ALS Ride for Life founder Chris Pendergast dies
Chris Pendergast, the founder of the ALS Ride for Life, has died. He was 71.
For over two decades, Pendergast defied odds and helped to raise awareness and money to find a cure for the disease.
News 12 was sent a statement from the Pendergast family:
"Our dad, despite all odds, lived life just how he wanted until his last morning. He fought ALS bravely for 28 years and dedicated 23 of those years raising awareness and funds for ALS. He touched so many lives but at the end of the day, he was just "our dad" who happened to do remarkable things. He passed peacefully at our home surrounded by his family just as he wanted. We thank everyone for all of their wishes and prayers. And remember: never give up, never lose hope, always remain optimistic, and be willing to defy the odds."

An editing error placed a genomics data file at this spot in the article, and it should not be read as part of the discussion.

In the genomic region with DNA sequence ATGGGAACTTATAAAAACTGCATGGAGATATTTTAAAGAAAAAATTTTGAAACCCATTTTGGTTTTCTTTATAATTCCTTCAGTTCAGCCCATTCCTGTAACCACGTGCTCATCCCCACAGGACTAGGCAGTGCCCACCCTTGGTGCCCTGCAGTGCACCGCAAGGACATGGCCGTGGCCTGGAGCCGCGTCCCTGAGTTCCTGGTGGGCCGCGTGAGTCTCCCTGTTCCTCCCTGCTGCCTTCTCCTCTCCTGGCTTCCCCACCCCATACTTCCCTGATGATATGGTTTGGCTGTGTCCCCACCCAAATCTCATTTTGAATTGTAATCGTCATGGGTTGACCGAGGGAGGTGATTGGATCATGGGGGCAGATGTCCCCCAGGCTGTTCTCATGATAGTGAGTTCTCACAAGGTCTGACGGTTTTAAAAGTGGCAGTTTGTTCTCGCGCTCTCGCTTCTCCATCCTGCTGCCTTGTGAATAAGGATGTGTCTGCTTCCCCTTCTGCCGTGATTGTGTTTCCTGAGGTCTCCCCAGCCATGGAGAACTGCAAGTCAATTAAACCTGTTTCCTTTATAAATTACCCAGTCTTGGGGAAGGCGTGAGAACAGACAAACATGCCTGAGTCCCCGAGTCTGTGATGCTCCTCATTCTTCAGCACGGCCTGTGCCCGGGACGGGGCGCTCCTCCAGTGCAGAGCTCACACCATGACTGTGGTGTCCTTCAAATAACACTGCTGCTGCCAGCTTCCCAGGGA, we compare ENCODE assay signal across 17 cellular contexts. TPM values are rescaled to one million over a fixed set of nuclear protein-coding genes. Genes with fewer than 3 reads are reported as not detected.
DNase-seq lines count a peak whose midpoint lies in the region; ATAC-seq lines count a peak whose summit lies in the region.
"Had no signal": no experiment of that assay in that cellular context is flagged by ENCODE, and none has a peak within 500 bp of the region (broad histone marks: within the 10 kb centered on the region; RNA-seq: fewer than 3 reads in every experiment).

The former Miller Place teacher was diagnosed with ALS in 1993 and was told he only had three years to live. He ended up living with the disease for 28 years.
He founded ALS Ride for Life in 1997, riding his electric scooter from Yankee Stadium to Washington, D.C. to raise awareness for the disease. After three years, he brought the ride to Long Island.
News 12 has reported extensively on Pendergast's journey over the years. In one of those stories, he said:
"I want to make a difference. I want the extra few years I have to count for something."
Longtime friends and ALS Ride for Life Chairman Ray Manzoni witnessed Pendergast's work from day one.
"Along the way, over $10 million has been raised for ALS research and patient services. And so what a testament to someone who chose to make a difference, and how that helps us here on Long Island," says Manzoni.
Paul Weisman, of Bohemia, was diagnosed with ALS in 2013. A year later, he joined the Ride for Life journey, learning lessons from its leader along the way.
"Those were the four mantras that we live by in the Ride for Life: Never give up. Never lose hope. Always remain optimistic. And be willing to defy the odds," says Weisman.